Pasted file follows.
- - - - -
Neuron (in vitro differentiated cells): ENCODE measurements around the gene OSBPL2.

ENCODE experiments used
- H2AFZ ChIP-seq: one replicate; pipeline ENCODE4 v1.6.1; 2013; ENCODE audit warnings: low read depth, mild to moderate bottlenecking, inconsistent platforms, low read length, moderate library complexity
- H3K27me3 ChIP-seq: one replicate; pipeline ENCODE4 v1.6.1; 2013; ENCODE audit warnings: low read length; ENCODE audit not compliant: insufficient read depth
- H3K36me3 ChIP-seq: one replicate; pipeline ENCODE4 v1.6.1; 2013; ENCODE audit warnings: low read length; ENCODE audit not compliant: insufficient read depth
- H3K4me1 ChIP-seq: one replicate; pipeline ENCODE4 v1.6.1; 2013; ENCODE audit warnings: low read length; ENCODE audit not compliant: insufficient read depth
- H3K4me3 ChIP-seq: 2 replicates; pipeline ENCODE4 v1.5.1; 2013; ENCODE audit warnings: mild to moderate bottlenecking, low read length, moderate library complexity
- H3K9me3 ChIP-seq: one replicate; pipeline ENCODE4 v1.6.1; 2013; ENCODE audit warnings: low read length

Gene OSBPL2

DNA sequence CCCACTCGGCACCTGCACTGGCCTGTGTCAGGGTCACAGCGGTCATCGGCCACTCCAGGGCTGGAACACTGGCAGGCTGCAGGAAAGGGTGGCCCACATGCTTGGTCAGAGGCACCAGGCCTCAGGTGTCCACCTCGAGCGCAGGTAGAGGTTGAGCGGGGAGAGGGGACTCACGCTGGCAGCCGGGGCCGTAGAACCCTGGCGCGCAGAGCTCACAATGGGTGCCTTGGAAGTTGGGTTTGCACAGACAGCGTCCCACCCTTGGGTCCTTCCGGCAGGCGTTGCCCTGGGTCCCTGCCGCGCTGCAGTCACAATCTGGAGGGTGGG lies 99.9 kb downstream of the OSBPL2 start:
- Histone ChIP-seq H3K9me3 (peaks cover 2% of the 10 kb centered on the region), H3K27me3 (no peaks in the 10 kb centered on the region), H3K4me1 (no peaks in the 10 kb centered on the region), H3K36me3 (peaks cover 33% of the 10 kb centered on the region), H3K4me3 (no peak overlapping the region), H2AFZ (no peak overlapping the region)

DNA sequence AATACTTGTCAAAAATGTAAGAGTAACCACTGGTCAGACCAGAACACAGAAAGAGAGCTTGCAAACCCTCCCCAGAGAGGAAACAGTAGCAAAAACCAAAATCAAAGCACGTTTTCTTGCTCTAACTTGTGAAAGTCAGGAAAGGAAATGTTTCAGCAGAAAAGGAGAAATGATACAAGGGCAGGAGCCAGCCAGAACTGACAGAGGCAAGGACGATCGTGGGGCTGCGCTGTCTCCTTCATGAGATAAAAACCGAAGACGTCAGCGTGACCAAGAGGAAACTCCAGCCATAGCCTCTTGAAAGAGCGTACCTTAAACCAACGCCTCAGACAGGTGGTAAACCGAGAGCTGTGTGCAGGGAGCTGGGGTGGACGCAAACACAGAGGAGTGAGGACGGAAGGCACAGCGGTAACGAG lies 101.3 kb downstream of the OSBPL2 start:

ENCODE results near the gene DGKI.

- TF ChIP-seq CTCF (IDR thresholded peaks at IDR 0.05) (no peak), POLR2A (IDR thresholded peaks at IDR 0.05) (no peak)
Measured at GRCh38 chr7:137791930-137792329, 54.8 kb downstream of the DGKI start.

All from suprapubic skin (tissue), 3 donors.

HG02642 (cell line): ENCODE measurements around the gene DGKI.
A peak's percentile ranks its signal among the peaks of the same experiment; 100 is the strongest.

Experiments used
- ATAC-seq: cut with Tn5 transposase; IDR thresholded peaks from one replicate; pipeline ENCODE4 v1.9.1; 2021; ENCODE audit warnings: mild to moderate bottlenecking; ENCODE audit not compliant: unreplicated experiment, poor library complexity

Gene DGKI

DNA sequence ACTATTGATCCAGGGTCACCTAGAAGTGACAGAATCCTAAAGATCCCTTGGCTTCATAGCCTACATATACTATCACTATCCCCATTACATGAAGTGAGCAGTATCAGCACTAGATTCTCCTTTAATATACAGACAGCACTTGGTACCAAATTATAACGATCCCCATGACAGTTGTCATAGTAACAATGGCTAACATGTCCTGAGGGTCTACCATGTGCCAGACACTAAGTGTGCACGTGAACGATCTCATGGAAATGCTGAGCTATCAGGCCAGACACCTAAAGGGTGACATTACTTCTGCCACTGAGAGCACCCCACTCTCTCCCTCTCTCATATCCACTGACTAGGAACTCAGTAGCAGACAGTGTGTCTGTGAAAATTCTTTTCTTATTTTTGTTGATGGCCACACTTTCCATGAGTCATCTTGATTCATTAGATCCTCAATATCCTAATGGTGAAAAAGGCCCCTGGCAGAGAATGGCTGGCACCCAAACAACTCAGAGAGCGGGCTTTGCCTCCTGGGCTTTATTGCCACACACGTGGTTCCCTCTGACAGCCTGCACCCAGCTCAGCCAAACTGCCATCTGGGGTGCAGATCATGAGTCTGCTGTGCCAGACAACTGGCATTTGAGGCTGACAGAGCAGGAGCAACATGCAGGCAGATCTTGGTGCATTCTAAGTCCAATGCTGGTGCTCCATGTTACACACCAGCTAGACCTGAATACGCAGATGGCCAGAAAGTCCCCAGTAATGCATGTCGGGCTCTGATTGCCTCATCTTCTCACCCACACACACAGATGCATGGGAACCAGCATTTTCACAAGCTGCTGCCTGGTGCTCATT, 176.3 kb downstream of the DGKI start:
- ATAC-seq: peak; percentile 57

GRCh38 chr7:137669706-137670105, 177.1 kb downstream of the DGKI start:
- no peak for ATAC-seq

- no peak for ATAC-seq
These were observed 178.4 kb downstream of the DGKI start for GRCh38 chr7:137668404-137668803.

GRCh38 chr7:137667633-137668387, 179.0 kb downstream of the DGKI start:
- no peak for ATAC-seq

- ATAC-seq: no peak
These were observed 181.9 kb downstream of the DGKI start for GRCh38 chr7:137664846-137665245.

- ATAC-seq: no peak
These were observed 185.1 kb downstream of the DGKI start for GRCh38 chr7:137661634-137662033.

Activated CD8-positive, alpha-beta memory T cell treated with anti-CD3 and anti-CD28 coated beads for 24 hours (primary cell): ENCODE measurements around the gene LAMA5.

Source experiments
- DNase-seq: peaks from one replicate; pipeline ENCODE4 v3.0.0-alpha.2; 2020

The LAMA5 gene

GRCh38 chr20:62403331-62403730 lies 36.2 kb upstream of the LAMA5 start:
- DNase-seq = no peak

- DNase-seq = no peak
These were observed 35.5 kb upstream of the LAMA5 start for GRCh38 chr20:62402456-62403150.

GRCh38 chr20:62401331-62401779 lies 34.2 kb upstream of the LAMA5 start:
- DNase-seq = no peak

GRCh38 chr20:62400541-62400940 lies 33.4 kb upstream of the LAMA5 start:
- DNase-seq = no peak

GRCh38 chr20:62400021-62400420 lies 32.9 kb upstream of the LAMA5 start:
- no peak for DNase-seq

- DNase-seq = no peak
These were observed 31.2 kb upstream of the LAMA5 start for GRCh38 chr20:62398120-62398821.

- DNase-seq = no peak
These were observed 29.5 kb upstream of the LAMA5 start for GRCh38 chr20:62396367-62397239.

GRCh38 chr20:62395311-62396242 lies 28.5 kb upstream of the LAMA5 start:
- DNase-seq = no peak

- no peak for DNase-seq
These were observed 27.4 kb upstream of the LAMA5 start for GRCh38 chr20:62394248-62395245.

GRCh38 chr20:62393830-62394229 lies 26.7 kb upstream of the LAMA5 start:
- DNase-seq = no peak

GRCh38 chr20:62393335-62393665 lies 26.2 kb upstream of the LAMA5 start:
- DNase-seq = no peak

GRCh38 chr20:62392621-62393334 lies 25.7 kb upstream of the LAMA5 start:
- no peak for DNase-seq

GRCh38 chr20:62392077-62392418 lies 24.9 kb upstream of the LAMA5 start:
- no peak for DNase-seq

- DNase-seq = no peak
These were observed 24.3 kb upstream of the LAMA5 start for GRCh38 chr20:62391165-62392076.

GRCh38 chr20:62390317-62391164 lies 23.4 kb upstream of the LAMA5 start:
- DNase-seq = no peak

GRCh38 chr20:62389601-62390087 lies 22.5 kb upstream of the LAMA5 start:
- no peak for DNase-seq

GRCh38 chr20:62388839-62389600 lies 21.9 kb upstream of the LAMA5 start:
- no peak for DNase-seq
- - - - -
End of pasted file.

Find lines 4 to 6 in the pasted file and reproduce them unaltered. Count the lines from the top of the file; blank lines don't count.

- H3K27me3 ChIP-seq: one replicate; pipeline ENCODE4 v1.6.1; 2013; ENCODE audit warnings: low read length; ENCODE audit not compliant: insufficient read depth
- H3K36me3 ChIP-seq: one replicate; pipeline ENCODE4 v1.6.1; 2013; ENCODE audit warnings: low read length; ENCODE audit not compliant: insufficient read depth
- H3K4me1 ChIP-seq: one replicate; pipeline ENCODE4 v1.6.1; 2013; ENCODE audit warnings: low read length; ENCODE audit not compliant: insufficient read depth